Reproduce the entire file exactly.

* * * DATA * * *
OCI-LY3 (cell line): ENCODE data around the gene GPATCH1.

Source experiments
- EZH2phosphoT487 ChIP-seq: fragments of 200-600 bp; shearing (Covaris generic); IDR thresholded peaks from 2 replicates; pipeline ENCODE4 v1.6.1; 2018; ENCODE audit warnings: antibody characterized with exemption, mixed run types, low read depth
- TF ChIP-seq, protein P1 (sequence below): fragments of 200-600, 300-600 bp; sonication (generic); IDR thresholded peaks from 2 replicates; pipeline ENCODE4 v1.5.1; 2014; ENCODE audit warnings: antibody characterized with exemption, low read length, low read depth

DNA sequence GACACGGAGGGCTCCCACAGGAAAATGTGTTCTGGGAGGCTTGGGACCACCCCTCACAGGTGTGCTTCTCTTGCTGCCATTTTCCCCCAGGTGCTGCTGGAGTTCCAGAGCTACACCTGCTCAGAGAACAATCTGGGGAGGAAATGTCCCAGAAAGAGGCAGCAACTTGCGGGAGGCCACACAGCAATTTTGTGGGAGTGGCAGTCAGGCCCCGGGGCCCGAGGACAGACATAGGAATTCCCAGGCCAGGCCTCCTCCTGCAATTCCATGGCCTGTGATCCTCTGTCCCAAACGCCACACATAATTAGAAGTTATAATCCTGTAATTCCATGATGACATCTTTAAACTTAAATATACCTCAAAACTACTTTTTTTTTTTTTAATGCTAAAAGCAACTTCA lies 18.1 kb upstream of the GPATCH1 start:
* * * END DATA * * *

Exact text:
OCI-LY3 (cell line): ENCODE data around the gene GPATCH1.

Source experiments
- EZH2phosphoT487 ChIP-seq: fragments of 200-600 bp; shearing (Covaris generic); IDR thresholded peaks from 2 replicates; pipeline ENCODE4 v1.6.1; 2018; ENCODE audit warnings: antibody characterized with exemption, mixed run types, low read depth
- TF ChIP-seq, protein P1 (sequence below): fragments of 200-600, 300-600 bp; sonication (generic); IDR thresholded peaks from 2 replicates; pipeline ENCODE4 v1.5.1; 2014; ENCODE audit warnings: antibody characterized with exemption, low read length, low read depth

DNA sequence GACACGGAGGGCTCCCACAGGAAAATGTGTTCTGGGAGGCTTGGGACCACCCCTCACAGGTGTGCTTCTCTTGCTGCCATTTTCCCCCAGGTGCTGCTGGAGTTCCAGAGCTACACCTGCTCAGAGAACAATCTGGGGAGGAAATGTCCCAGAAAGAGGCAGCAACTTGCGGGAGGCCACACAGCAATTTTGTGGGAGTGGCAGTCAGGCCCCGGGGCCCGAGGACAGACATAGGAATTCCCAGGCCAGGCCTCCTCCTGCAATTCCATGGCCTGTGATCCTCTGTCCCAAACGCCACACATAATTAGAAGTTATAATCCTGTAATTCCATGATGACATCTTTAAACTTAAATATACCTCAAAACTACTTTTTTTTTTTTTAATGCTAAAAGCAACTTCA lies 18.1 kb upstream of the GPATCH1 start: